Find out if you can fail a drug test dues to hemp oil or CBD (cannabidiol) supplements. Plus info on how much THC is in hemp oil and CBD products. ConsumerLab.com's answer explains. As a healthcare professional, a common question that I receive when talking to patients and clients who are interested in incorporating the use of hemp
Can hemp oil or CBD (cannabidiol) supplements cause me to fail a marijuana drug test?
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It is possible to fail a drug test for marijuana based on THC in a hemp oil, hemp seed, or hemp seed extract — the ingredient in many CBD oils and supplements. Unusually large amounts of hemp oil or hemp seed would normally be required to cause a positive drug test.
However, with hemp extracts, i.e., CBD oils, there is roughly a 10% chance of failing a drug test with low to moderate doses of CBD, and this will be influenced by individual variation in how THC is absorbed and metabolized. As dosage increases, the risk increases: one study found a 50% of testing positive with daily use of a moderately high dose of CBD. Note that some products contain very little THC and are, essentially, THC-free. For details, including the amounts of THC that ConsumerLab.com detected in specific products, see the What CL Found section of the CBD Oils & Hemp Extracts Review.
Will Hemp Oils and Other Hemp Products Test Positive on Drug Tests?
As a healthcare professional, a common question that I receive when talking to patients and clients who are interested in incorporating the use of hemp products or hemp foods into their daily routine is:
“Will eating hemp foods show up positive for THC on a drug test?”
According to the research studies available, the answer to this is question is a resounding NO! Regular consumption or use of commercially made hemp foods (such as seeds, cooking oil, cereals, milk, granola) or hemp products (lotions, shampoos, lip balms, etc.) will not show a positive result for THC on a drug test.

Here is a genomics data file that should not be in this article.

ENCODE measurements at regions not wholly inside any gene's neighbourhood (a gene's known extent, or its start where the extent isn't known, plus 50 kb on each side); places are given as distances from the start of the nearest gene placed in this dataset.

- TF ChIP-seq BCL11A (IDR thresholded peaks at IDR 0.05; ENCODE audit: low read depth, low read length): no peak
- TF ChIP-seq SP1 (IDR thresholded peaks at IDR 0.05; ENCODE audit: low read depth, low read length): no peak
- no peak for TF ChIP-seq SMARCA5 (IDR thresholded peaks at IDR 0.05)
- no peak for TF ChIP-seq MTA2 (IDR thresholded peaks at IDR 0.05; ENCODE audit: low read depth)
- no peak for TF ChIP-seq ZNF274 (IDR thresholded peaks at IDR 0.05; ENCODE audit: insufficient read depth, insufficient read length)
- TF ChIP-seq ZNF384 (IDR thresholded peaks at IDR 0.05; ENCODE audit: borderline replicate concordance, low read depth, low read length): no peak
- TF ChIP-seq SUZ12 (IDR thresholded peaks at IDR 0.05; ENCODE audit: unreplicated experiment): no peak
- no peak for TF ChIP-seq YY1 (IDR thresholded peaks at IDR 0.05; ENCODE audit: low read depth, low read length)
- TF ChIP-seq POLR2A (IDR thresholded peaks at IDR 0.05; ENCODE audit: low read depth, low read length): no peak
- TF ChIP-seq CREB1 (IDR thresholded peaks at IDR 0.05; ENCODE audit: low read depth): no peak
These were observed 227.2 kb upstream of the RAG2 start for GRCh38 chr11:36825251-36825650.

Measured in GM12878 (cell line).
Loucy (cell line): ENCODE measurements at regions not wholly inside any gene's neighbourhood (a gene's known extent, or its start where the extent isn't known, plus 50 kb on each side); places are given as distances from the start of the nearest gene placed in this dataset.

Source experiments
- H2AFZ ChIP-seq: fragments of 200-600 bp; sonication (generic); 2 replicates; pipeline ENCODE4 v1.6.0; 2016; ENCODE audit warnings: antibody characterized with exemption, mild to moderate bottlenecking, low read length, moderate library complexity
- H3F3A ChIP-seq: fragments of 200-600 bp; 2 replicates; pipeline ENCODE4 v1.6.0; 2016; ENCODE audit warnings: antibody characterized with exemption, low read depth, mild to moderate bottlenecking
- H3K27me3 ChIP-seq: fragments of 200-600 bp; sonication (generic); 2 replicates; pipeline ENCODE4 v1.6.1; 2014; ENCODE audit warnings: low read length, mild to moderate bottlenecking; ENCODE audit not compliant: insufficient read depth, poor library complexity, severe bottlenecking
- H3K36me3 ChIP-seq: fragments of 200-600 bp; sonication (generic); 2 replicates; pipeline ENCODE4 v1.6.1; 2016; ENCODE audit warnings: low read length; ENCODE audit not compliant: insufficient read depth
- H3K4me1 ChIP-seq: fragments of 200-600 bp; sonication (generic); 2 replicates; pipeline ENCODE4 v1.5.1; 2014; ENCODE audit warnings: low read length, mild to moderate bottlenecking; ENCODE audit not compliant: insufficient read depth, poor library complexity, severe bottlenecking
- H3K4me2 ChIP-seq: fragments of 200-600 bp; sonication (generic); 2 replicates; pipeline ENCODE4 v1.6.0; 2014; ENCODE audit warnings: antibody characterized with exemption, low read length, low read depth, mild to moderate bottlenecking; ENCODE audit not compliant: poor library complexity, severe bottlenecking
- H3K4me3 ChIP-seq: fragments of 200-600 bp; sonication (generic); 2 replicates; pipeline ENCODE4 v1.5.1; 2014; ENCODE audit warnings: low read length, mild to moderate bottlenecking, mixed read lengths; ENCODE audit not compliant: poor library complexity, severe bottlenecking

Hemp-based foods and hemp body products commercially produced and sold in the United States are not legally allowed to contain the potentially psychoactive cannabinoid known as THC (Delta-9 Tetrahydrocannabinol). If a laboratory-tested hemp product did happen to contain trace amounts of this compound, it would be in such small quantities that it would likely require exorbitant amounts of ingestion or use for it to even remotely begin to show up in the smallest amount on a drug test.
However, with that said, consuming non-commercially produced hemp foods, hemp-based oils, or using homemade hemp-based products may have risks to test positive. Non-federally regulated foods and products, like those purchased from a dispensary, farmer’s market, or even products bought online, do not necessarily follow any sort of federal food safety guidelines or food and drug administration regulations. When purchasing these types of hemp products, make sure you use caution and ask questions about how they were made and whether they were tested before being packaged.
Still, generally speaking, hemp-based food and products (federally regulated ones, anyway) shouldn’t show a positive result for THC on a drug test, so keep enjoying your hemp snacks!